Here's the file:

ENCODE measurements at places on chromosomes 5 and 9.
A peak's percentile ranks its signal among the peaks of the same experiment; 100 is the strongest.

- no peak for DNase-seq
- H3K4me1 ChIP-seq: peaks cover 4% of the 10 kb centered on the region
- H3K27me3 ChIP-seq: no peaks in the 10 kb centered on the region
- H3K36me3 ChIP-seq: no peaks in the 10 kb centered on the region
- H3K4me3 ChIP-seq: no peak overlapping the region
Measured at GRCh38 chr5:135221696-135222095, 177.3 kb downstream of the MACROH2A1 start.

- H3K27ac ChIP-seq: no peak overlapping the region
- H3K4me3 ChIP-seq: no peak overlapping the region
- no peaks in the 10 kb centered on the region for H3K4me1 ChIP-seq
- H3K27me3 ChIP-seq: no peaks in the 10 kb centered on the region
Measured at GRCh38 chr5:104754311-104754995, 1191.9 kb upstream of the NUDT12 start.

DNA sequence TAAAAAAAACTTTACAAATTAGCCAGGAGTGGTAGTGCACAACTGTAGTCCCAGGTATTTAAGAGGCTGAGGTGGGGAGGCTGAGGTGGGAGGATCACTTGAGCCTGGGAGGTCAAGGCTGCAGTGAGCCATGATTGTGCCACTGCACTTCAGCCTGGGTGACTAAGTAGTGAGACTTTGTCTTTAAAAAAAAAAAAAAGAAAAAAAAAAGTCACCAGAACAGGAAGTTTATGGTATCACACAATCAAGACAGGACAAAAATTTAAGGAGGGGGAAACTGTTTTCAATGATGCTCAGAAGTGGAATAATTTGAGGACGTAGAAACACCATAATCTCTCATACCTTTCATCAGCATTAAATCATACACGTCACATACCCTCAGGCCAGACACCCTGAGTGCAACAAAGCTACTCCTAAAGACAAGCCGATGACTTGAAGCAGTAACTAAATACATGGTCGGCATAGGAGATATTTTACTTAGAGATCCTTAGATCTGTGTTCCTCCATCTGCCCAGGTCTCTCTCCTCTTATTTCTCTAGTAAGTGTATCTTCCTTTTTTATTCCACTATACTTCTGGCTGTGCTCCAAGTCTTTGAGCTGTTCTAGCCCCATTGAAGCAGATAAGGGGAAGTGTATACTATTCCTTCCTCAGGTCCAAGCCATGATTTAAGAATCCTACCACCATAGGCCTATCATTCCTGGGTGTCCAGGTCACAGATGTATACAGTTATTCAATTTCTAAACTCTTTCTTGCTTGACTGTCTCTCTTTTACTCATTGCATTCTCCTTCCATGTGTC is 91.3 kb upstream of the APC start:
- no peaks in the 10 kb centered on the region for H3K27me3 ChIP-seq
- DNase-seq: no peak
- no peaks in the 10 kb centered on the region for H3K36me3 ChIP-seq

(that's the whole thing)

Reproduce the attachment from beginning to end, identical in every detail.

ENCODE measurements at places on chromosomes 5 and 9.
A peak's percentile ranks its signal among the peaks of the same experiment; 100 is the strongest.

- no peak for DNase-seq
- H3K4me1 ChIP-seq: peaks cover 4% of the 10 kb centered on the region
- H3K27me3 ChIP-seq: no peaks in the 10 kb centered on the region
- H3K36me3 ChIP-seq: no peaks in the 10 kb centered on the region
- H3K4me3 ChIP-seq: no peak overlapping the region
Measured at GRCh38 chr5:135221696-135222095, 177.3 kb downstream of the MACROH2A1 start.

- H3K27ac ChIP-seq: no peak overlapping the region
- H3K4me3 ChIP-seq: no peak overlapping the region
- no peaks in the 10 kb centered on the region for H3K4me1 ChIP-seq
- H3K27me3 ChIP-seq: no peaks in the 10 kb centered on the region
Measured at GRCh38 chr5:104754311-104754995, 1191.9 kb upstream of the NUDT12 start.

DNA sequence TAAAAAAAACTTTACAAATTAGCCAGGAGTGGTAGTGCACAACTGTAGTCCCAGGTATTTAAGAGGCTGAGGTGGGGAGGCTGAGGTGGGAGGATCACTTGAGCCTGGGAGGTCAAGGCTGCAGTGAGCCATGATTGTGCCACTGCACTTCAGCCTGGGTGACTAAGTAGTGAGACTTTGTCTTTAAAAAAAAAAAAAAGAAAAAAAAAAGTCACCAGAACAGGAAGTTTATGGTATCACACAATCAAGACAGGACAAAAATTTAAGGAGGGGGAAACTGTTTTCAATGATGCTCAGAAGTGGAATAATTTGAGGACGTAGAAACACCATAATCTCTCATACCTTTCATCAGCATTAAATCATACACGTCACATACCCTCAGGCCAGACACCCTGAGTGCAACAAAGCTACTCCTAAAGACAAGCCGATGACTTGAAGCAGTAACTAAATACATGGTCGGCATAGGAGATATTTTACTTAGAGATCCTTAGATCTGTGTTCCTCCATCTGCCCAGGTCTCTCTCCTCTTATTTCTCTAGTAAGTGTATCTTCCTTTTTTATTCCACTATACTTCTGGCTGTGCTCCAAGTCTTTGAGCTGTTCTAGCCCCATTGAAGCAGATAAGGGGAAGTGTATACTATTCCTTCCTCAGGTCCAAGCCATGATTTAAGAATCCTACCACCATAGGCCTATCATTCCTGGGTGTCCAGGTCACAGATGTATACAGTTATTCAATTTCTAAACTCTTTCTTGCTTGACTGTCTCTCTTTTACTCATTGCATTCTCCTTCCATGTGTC is 91.3 kb upstream of the APC start:
- no peaks in the 10 kb centered on the region for H3K27me3 ChIP-seq
- DNase-seq: no peak
- no peaks in the 10 kb centered on the region for H3K36me3 ChIP-seq